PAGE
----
Study: Automated Media Buying to Rise But Face Challenges


In a survey of 100 media agencies, media owners and brands, conducted by the Festival of Media Global 2013, many believe media agencies are adapting well and that the media planner’s role will change to take on more of a strategic/advisory capacity.   However there is some concern over a lack of industry standards and transparency, and the disadvantage of a lack of human input.

66% of respondents say they expect automated media buying to increase next year, with 26% of the group indicating that this increase will be substantial.  Similarly, 63% say they expect an overall increase in automated media planning, with 20% believing this will be substantial.  55% agree that automated media on the whole has increased in the past year, while 22% say it has increased substantially.

63% of those surveyed believe that the main benefit of automated media transacting is that it can save time and resources when planning and buying media.  Ensuring clients get the best media value comes next, with 35% of the vote, while 33% say automated media platforms reduce waste and human error.  29% say they enable brands to run more campaigns across more media outlets.

The lack of human input, which can affect results, is seen to be the biggest drawback, according to 68% of respondents.  A lack of industry standards is also a concern, as agreed by 35%, followed by a lack of transparency, with 25% under this impression.  One cynical respondent remarks that, “Media agencies automate by default in an effort to wring more profit out of clients.”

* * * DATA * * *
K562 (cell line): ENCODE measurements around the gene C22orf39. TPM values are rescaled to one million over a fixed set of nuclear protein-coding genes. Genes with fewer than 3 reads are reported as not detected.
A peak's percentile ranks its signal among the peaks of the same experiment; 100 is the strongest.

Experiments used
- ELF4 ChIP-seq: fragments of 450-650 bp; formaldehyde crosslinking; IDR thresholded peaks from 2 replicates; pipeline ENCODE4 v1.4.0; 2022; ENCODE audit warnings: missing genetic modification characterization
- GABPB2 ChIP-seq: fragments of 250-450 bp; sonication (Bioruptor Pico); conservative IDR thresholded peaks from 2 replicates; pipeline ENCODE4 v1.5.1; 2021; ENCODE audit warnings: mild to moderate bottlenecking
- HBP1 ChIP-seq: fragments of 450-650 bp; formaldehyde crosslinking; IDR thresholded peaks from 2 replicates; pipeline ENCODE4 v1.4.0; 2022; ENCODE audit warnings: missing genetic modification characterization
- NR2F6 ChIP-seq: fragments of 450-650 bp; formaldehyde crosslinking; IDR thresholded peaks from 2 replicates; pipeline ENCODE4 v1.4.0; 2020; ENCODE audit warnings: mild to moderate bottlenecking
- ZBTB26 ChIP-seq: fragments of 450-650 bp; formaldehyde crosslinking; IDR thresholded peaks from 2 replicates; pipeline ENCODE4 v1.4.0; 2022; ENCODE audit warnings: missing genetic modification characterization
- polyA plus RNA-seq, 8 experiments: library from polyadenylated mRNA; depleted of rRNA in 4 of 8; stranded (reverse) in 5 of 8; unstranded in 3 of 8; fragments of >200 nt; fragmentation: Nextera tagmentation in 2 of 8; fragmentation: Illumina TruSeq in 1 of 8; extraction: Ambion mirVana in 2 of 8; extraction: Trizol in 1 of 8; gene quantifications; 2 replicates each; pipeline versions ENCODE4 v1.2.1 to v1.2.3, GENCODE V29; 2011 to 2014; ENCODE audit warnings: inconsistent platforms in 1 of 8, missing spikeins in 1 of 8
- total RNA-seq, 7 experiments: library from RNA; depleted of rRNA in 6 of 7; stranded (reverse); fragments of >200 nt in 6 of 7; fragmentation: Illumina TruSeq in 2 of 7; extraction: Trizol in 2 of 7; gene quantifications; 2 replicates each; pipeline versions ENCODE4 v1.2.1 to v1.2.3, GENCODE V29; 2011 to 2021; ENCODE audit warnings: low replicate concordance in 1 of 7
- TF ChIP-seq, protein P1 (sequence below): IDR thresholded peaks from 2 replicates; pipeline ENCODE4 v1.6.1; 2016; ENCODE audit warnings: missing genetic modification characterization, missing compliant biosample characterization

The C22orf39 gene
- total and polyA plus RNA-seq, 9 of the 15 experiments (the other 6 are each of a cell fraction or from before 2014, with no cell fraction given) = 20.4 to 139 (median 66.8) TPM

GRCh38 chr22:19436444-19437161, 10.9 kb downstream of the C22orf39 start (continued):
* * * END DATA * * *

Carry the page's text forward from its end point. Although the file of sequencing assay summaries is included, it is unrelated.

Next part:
There are clear views on how the media planner’s role will change.  55% of respondents say they think it will change to become that of a consultant or advisor.  31% think it will merge with that of others such as strategists or account managers.  Ironically, 18% say it will become more important, while another 18% feel it will become less important.  One respondent says, “I don’t think the role would change much, just that the planner would have more time to devote to strategic and analytical thinking.”

Yet while 38% feel media agencies are embracing automation and looking at ways of working progressively with it, 25% say they are acting defensively and are slow to embrace it.  14% say media agencies are in a situation where they now have to work harder to prove their worth.  “Innovation is needed in an increasingly digital media world,” comments one respondent.

Despite the attention generated by automated media platforms, the bulk of respondents (43%) say it makes up just 5% or less of their media strategy.  Just 4% say that up to 50% of the media business they handle is currently going through automated media channels.  At the high-use end of the spectrum, 5% say it comprises up to 90%, while just 1% say up to 100%.

Founder of the Festival of Media Global, Charlie Crowe, comments that, “Automated media trading platforms have surely been a significant development in this industry.  But while they have their place in elevating the effectiveness and reach of campaigns, they have yet to show maturity and gain the complete unquestioned acceptance of all industry peers.  I look forward to debating the future of media technology further at this year’s Festival.”

Reprinted by permission.

About the author: Steve Hall

Steve Hall is a marketing professional, publisher, writer, community manager, photographer and all-around lover of advertising.

You are seconds away from signing up for the hottest list in New York Tech!

Join the millions and keep up with the stories shaping entrepreneurship. Sign up today.